9 Volume Exploration Exhaustively explore the dataset
In this case, we have to exhaustively explore the dataset by modifying the transfer function

10 Volume Exploration Seek for salient features
We seek for the salient features one by one

11 Volume Exploration Seek for salient features

12 Volume Exploration Seek for salient features

13 Volume Exploration Feature locations can be arbitrary
The meaningful feature locations can be pretty arbitrary

14 2D Transfer Functions Gradient ( f’(x) ) captures boundaries Histogram shapes ⇒ Volume segments To assist the search for meaningful and salient features, the transfer function has been extended to 2D by incorporating gradient. We plot a histogram in 2D with the intensity on the x axis, gradient on the y axis, the darkness of the shade represents the frequency The gradient helps capturing material boundaries. The amazing insight here is shapes on the 2D intensity-gradient histogram correspond to meaningful volumetric segments. This has been implemented in popular visualization packages such as voreen Imagevis3d and VisIt [Kindlmann & Durkin VolVis98, Kniss et al. TVCG 02] Gradient Intensity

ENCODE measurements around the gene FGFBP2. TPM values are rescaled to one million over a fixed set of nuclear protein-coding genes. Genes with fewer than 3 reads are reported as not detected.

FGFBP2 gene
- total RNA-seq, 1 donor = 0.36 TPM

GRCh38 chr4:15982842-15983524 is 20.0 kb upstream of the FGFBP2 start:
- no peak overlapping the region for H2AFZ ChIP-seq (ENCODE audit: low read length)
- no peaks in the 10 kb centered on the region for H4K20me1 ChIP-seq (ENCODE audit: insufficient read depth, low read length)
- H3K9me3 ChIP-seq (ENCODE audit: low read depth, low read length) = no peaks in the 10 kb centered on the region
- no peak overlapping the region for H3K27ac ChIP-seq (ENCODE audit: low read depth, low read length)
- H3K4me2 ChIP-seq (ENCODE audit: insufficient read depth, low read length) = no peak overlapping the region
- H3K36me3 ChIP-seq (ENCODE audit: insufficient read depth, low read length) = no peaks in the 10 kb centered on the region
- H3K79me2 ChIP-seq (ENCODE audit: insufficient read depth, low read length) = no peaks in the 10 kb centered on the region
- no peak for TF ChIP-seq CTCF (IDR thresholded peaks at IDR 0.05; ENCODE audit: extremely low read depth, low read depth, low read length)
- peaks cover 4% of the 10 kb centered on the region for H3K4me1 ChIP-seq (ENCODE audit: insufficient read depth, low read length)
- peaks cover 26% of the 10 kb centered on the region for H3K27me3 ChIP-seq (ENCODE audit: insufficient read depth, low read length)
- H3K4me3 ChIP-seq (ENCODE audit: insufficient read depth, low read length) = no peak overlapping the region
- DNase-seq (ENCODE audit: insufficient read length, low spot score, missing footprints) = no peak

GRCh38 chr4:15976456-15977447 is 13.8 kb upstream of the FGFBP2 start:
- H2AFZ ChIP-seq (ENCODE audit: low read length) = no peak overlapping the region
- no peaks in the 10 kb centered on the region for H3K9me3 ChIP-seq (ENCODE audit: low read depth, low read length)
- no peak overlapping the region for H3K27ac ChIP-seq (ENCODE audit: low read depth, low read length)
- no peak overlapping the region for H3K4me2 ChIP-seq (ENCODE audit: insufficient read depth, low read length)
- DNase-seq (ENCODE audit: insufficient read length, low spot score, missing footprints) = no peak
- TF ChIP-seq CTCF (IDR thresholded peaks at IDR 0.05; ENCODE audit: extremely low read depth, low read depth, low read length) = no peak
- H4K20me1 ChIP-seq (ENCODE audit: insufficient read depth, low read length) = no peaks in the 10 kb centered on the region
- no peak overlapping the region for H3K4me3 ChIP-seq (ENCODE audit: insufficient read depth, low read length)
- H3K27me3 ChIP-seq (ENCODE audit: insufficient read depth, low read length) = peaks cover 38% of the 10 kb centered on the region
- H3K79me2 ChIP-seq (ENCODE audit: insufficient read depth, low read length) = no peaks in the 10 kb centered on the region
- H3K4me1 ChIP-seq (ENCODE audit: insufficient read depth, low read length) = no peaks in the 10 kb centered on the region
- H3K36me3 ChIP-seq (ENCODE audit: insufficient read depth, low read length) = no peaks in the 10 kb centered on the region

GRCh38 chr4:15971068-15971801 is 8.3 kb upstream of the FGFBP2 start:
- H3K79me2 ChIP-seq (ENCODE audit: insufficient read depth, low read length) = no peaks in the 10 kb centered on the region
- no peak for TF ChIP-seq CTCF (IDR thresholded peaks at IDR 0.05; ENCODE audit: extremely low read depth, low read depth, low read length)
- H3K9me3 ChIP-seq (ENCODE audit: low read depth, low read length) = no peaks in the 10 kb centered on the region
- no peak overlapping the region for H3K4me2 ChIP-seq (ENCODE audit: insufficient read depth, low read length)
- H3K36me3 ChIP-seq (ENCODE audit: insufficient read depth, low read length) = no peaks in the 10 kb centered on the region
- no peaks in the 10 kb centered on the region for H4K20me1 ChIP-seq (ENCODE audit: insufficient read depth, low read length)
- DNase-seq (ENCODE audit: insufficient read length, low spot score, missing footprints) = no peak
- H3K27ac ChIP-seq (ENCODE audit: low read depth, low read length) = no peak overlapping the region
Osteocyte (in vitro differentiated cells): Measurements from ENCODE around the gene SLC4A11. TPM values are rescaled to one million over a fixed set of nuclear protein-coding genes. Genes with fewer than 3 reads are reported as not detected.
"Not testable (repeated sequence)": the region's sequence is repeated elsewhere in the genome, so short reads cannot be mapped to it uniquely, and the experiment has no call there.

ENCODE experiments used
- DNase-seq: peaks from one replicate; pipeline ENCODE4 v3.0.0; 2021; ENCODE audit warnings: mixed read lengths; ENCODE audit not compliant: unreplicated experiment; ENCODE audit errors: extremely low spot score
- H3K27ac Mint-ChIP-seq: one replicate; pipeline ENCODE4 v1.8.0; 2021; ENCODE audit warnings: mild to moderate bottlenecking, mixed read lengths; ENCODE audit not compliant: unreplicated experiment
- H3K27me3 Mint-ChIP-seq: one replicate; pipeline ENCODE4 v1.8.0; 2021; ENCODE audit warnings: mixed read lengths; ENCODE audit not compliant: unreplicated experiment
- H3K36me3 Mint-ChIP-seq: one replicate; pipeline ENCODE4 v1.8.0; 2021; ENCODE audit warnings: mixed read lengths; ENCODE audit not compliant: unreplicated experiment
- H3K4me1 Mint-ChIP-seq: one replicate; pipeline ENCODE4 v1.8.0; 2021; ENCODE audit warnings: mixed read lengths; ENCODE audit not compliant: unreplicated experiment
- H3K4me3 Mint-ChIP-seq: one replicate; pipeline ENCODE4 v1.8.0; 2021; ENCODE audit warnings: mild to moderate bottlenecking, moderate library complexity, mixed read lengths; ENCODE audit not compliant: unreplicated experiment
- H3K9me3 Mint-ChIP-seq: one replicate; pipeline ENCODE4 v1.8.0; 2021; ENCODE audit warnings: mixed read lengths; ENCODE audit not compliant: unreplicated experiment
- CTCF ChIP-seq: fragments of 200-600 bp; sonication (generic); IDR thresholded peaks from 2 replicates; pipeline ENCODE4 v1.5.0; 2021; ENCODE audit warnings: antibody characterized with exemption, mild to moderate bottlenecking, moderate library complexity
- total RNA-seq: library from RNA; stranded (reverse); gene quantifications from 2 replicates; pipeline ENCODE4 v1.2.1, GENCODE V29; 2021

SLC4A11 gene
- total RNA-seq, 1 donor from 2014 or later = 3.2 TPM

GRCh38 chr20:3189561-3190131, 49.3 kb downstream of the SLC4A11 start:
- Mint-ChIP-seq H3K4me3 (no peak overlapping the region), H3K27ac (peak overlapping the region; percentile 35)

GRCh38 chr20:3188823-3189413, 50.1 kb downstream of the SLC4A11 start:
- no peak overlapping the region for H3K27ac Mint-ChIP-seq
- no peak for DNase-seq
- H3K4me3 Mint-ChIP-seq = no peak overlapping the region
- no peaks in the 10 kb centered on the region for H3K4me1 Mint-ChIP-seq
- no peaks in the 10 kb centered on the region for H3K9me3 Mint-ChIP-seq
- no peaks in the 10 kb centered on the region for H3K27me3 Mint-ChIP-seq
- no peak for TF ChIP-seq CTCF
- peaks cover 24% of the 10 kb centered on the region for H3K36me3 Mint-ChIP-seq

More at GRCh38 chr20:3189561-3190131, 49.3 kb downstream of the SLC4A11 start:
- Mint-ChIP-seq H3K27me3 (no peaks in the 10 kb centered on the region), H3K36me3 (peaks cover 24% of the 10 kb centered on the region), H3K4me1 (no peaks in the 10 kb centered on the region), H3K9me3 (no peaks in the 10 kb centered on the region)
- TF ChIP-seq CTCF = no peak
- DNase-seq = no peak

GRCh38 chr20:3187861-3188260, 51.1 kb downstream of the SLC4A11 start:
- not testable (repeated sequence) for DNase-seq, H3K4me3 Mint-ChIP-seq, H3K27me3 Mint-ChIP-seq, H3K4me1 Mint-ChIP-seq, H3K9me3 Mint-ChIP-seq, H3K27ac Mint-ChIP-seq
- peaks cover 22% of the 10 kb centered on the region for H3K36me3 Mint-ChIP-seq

15 Advances on New Attributes
Higher Derivatives: f”(x) [Kindlmann & Durkin VolVis98] Specific features: Size [Correa and Ma TVCG 08] LH-transform [Sereda et al. TVCG 06], Domain specific semantic attributes [Salama et al. TVCG 06] Select good views: Visibility [Correa and Ma TVCG 10], Information divergence [Ruiz et al. TVCG 11] Many subsequent work has introduced new attributes such as higher derivatives, size, LH Transform, and even domain specific semantic attributes Visibility and information divergence have been used to select good views. For this work we will go back to intensity and gradient